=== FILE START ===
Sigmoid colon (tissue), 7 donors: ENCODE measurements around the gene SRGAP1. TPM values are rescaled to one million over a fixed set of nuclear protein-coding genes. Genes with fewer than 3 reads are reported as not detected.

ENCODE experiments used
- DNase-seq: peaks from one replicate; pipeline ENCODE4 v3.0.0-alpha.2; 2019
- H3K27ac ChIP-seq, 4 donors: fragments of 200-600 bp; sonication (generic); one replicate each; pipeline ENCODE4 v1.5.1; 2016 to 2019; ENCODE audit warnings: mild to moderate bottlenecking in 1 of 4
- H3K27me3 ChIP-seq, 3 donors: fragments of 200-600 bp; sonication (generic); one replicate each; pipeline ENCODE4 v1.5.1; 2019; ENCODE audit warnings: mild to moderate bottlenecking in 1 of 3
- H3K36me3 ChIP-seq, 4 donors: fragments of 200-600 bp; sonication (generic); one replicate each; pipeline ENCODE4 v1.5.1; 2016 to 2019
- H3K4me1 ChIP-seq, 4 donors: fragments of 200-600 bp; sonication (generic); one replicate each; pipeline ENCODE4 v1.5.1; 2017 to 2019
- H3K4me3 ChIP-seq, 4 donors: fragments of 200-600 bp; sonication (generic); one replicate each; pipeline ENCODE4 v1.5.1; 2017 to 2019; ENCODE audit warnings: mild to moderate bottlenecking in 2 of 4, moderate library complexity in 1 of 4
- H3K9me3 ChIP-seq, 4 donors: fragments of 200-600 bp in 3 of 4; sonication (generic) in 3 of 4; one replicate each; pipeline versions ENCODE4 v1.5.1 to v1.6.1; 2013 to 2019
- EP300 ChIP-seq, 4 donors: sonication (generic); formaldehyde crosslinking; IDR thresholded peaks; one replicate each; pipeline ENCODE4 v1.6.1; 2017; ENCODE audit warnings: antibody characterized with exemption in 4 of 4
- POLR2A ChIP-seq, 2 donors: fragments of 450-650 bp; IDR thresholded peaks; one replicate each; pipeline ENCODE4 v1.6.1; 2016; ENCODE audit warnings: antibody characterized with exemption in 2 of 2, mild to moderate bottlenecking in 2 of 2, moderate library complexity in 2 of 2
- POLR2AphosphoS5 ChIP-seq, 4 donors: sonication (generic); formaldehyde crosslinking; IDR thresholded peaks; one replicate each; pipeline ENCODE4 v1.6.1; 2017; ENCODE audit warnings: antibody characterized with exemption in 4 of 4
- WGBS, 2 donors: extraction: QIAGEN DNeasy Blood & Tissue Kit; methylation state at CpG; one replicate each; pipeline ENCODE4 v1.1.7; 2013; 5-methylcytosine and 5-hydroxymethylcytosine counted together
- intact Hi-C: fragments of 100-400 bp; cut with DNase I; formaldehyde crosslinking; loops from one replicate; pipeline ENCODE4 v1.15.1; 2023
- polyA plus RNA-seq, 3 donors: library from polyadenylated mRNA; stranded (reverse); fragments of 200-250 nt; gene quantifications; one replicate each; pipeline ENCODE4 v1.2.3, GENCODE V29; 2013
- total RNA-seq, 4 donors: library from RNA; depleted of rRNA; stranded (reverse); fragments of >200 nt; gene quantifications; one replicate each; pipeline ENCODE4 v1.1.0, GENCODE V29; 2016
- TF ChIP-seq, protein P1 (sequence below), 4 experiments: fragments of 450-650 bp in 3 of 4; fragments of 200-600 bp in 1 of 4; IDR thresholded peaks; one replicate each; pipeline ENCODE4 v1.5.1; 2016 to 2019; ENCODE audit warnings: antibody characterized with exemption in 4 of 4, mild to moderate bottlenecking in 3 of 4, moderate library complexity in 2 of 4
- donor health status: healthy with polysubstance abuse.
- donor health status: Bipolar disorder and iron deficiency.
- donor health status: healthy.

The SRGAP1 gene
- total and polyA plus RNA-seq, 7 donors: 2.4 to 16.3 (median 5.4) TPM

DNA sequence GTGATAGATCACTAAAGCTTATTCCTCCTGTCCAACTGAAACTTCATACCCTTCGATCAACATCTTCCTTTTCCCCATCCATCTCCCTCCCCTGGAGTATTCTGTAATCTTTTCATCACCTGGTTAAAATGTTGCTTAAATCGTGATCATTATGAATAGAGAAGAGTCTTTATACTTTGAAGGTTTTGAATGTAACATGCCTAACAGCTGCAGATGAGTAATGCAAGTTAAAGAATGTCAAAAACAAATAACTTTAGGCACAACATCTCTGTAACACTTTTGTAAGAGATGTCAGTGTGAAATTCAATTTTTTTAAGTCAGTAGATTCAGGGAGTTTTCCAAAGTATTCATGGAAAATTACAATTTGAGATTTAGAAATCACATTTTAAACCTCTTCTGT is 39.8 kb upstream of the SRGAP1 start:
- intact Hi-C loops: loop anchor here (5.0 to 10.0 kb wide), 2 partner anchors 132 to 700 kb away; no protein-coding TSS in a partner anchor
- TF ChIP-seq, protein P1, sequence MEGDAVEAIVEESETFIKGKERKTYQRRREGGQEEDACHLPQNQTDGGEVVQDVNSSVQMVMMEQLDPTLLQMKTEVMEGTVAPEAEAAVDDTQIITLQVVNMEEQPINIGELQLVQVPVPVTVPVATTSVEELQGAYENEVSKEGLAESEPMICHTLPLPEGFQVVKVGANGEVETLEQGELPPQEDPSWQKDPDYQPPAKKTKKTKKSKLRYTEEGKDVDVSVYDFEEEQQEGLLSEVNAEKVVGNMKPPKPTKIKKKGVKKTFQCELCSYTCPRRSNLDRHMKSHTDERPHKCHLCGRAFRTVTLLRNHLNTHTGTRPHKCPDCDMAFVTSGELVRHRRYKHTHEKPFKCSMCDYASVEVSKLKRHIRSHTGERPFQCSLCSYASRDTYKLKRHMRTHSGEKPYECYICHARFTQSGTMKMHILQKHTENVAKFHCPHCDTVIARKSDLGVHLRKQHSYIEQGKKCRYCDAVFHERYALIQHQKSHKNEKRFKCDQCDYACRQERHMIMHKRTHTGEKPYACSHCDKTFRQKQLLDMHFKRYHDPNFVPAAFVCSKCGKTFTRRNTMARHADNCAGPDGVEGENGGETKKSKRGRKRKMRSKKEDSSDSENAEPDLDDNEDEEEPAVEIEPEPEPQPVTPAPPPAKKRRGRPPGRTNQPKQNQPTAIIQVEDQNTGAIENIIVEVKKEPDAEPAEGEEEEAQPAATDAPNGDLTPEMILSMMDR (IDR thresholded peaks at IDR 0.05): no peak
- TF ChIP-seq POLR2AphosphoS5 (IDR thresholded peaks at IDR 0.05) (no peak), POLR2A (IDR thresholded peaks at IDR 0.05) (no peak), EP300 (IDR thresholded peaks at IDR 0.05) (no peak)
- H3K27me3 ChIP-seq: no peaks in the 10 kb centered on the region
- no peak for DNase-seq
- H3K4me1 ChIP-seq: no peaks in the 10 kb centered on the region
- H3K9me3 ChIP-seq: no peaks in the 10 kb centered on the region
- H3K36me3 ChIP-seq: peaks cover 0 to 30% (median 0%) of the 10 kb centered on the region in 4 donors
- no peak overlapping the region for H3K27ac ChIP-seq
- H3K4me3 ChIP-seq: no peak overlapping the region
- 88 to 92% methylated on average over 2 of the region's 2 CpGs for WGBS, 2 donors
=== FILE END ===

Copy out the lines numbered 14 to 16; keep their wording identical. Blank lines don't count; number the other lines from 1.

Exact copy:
- intact Hi-C: fragments of 100-400 bp; cut with DNase I; formaldehyde crosslinking; loops from one replicate; pipeline ENCODE4 v1.15.1; 2023
- polyA plus RNA-seq, 3 donors: library from polyadenylated mRNA; stranded (reverse); fragments of 200-250 nt; gene quantifications; one replicate each; pipeline ENCODE4 v1.2.3, GENCODE V29; 2013
- total RNA-seq, 4 donors: library from RNA; depleted of rRNA; stranded (reverse); fragments of >200 nt; gene quantifications; one replicate each; pipeline ENCODE4 v1.1.0, GENCODE V29; 2016